Citizen TV new anchor Jeff Koinange’s home is set to be auction over loan repayment default, literally he is about to be homeless with the looming auction of his 200m home. This Economic crunch really hit the big names, long before Corona hit us.
By Joshua Odhiambo
In the luo community you’d not be allowed to take over/ or sell a brother’s only land when you are still well endowed despite the debt he owes you. The elders would admonish you, saying, “thuol odonjo e koo” (a snake has slithered into the family milk gourd). Do you pour out the milk or break the gourd to kill the snake? They would also advise you, “en be en mana nyodo” (he is part of the family).
This is our socialist orientation. It protects the weak against the strong. It ensures that family cohesion takes precedence over capitalistic ventures. It prevents the Shylock from cutting off a pound of flesh from the Merchant of Venice’s breast, lest the family blood is spilled.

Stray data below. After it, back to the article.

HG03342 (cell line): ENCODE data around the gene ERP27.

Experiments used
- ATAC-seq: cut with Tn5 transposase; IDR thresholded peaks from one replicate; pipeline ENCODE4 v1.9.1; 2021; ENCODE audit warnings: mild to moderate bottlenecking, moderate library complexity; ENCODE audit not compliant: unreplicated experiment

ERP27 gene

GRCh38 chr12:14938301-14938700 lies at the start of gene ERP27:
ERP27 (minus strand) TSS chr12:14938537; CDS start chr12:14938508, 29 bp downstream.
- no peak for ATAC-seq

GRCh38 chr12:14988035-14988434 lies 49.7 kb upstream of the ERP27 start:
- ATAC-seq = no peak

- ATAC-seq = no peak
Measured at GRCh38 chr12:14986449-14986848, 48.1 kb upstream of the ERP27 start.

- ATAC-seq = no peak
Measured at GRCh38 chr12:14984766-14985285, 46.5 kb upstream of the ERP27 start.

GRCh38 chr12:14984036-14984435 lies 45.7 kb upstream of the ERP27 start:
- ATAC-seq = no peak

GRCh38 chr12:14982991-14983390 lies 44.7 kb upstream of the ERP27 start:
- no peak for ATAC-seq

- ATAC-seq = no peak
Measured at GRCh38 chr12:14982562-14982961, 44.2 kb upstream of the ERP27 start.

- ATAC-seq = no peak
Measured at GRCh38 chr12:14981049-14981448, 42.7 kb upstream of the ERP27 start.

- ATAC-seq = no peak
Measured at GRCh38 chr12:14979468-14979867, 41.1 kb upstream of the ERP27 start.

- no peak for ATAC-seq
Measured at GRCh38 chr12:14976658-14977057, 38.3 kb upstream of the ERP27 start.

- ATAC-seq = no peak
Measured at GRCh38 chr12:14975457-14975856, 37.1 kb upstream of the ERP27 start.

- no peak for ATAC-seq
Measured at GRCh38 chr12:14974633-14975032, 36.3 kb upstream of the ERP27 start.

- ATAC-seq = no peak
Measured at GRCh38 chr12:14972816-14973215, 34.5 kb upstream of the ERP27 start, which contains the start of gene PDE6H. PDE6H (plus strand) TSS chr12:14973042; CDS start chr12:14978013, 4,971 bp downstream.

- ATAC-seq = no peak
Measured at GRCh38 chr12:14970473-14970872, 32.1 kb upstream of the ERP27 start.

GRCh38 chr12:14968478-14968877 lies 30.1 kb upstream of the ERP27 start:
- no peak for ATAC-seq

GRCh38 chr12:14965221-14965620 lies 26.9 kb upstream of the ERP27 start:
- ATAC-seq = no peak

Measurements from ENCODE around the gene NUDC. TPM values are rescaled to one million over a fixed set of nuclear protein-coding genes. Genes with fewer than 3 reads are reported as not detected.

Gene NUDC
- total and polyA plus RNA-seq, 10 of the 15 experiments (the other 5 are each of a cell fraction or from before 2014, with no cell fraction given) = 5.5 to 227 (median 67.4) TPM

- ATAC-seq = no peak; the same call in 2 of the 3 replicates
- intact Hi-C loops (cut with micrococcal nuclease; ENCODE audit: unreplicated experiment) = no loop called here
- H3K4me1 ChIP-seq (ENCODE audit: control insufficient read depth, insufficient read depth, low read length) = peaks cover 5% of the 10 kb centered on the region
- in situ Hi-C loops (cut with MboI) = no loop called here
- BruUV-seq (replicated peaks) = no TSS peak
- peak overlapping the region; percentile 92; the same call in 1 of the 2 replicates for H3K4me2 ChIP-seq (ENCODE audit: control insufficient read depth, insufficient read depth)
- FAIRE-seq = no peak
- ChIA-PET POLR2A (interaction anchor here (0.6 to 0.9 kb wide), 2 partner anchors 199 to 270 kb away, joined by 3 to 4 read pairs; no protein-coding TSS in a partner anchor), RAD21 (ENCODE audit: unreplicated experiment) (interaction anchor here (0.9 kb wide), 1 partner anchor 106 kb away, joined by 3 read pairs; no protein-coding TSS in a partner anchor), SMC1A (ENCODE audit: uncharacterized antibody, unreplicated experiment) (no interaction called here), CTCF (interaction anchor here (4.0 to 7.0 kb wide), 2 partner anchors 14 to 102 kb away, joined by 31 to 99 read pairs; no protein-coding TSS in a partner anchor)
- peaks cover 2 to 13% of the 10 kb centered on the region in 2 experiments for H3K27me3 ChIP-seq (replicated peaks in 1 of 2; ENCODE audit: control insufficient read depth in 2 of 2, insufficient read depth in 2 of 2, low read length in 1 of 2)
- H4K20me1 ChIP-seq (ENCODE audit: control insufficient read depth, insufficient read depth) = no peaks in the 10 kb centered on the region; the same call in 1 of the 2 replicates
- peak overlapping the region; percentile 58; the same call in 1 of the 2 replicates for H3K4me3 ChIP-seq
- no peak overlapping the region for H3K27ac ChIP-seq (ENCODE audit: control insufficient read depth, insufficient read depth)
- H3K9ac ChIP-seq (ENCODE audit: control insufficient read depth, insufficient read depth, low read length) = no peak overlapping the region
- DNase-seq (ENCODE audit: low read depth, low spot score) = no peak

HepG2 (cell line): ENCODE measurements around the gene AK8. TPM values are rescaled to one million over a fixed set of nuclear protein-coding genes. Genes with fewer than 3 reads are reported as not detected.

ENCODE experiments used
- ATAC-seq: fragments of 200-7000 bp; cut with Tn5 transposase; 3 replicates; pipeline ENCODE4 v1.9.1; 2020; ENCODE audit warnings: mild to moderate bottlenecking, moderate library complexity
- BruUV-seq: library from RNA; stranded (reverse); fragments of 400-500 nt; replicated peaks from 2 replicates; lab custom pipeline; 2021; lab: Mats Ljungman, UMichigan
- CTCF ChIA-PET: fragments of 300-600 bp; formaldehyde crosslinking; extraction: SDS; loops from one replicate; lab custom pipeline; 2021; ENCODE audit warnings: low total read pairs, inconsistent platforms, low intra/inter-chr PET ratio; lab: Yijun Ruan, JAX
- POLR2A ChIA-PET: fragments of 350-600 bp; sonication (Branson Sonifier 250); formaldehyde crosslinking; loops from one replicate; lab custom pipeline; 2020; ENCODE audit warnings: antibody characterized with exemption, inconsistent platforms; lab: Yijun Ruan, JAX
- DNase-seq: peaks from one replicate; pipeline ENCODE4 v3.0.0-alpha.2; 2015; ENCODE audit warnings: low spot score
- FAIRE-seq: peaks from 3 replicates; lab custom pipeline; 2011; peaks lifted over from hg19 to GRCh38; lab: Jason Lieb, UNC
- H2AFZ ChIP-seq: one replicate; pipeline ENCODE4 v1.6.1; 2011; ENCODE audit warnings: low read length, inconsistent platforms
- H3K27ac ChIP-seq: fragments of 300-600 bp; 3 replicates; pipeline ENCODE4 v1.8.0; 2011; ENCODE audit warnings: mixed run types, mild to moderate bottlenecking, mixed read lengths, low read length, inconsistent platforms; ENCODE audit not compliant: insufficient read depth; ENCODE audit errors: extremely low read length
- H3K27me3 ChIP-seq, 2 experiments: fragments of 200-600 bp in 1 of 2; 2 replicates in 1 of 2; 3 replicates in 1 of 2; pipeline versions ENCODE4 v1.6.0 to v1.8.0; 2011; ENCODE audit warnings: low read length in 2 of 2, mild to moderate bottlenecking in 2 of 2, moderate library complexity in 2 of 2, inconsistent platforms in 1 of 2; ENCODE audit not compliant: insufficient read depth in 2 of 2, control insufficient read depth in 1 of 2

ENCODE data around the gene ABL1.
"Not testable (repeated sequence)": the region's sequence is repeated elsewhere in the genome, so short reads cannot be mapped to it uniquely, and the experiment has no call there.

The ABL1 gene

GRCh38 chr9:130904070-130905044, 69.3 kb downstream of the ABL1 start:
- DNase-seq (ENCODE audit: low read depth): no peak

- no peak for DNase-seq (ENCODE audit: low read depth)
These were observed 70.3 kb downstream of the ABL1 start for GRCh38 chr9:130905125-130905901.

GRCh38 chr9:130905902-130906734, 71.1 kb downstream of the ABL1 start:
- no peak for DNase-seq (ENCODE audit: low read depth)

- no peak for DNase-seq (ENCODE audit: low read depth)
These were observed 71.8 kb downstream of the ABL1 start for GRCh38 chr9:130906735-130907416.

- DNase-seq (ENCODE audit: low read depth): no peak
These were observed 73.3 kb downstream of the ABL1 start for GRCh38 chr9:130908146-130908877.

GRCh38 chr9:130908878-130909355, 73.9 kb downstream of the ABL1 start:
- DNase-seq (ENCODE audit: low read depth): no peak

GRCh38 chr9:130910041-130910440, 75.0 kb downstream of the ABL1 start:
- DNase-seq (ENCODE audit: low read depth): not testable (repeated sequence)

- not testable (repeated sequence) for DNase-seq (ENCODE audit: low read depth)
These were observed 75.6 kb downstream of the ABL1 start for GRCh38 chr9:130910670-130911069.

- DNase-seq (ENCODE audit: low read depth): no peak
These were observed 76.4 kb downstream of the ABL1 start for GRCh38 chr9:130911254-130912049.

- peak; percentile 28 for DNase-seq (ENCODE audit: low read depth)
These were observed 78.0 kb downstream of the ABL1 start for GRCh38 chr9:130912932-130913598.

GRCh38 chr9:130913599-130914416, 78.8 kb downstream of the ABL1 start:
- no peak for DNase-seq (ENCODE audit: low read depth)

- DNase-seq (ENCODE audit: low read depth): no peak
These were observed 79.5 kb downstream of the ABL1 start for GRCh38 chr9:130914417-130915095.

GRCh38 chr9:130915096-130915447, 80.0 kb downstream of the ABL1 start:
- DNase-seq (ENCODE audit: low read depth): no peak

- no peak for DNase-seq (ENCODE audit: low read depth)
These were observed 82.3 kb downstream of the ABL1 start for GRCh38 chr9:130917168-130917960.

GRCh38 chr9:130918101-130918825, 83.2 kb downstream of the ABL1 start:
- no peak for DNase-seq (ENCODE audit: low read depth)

Some however blame it for our inability to accumulate capital and therefore invest together. They say it sets off a vicious circle in which we have no respect for that which is owed to others, especially close relatives. They explain that this is the reason we cannot build chamas, cooperatives and banks. It makes people fear having their relatives close to their resources.
We had a chance to discuss this with my brothers Hon. Ngunjiri Wambugu and Malik Mureu. We would sit the whole night trying to understand each other as we engaged in inter-ethnic dialogue as youth leaders after theb2007/08 PEV. At the end of the day, we concluded that we are a nation of diversity.
Whichever way you look at it, “thuol odonjo e koo” for the Kenyattas and the Koinanges. Will they pour out the milk or will they crush the gourd?